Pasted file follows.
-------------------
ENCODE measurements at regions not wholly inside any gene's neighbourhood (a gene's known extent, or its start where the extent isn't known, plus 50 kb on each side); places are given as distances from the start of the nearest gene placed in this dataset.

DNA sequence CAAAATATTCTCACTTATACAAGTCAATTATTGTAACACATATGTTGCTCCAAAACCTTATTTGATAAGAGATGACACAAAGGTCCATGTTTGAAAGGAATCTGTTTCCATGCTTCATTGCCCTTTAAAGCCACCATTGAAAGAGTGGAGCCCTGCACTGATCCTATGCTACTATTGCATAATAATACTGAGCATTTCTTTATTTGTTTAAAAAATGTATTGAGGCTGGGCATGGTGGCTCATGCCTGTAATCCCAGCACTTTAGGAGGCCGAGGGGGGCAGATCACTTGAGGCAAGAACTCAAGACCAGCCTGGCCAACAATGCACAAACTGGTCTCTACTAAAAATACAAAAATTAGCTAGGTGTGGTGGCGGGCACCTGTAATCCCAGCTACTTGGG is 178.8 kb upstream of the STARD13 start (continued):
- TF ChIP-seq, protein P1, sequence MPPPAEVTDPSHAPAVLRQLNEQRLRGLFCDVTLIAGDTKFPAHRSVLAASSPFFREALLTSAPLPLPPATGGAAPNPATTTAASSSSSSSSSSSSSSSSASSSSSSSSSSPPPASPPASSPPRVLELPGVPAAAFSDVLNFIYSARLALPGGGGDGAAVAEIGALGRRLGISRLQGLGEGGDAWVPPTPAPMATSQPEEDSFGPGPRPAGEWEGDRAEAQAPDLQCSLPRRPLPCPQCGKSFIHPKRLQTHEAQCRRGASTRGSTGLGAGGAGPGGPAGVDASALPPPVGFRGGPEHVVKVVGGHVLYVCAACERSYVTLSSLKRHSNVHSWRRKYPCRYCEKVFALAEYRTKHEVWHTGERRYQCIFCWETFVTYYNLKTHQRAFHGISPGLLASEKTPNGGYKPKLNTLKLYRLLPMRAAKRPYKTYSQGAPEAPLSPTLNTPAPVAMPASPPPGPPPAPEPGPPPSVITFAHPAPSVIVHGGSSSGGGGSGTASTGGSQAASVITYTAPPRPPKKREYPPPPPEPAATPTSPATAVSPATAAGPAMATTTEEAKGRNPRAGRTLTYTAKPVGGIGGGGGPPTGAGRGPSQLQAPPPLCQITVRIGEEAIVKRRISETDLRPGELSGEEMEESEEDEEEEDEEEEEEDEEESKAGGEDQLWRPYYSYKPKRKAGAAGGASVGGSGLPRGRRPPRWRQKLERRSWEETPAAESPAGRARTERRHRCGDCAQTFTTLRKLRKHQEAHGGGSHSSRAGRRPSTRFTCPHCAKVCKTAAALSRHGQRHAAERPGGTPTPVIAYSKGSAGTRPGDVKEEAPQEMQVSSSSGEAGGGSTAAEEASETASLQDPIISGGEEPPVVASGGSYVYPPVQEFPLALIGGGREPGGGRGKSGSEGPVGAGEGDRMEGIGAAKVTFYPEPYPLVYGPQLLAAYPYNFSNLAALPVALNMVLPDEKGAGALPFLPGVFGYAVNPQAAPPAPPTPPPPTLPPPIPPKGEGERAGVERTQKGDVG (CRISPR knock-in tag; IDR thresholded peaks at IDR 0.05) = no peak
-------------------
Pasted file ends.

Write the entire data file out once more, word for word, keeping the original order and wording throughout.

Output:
ENCODE measurements at regions not wholly inside any gene's neighbourhood (a gene's known extent, or its start where the extent isn't known, plus 50 kb on each side); places are given as distances from the start of the nearest gene placed in this dataset.

DNA sequence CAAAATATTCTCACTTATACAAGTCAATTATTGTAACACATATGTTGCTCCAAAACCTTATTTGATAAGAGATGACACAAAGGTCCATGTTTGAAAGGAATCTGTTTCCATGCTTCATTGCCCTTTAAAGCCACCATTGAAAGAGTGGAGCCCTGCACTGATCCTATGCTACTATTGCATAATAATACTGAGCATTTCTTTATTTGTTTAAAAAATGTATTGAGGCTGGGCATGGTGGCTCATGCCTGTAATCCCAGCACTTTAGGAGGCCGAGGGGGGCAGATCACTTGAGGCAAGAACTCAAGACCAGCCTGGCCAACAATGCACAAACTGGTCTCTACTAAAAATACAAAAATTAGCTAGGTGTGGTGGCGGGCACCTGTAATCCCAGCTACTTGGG is 178.8 kb upstream of the STARD13 start (continued):
- TF ChIP-seq, protein P1, sequence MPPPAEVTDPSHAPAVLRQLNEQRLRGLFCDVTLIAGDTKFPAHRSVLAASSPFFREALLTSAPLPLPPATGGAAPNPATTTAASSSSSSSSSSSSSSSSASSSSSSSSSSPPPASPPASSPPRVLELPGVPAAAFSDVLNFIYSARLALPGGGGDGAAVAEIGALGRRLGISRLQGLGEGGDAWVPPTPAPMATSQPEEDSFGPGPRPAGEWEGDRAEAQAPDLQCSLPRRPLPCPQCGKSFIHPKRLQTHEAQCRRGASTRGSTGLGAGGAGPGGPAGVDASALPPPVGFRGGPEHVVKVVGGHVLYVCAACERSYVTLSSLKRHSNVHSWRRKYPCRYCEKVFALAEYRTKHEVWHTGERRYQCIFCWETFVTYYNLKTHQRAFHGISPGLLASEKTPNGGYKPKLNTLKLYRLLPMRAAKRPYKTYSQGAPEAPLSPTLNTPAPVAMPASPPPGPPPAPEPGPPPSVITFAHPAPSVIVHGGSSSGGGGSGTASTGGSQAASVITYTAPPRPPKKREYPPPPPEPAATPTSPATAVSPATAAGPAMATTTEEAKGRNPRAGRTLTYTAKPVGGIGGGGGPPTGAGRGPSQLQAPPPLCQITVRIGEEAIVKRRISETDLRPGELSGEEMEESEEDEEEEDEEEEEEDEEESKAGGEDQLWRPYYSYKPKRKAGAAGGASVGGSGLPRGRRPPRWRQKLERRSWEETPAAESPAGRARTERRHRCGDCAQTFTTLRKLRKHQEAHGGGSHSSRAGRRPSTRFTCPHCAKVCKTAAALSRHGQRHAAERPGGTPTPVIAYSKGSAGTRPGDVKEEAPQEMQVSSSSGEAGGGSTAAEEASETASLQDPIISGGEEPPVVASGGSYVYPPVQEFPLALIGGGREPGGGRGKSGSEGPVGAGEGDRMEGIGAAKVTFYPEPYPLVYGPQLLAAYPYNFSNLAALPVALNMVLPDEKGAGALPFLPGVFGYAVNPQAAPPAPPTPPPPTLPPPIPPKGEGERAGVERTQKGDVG (CRISPR knock-in tag; IDR thresholded peaks at IDR 0.05) = no peak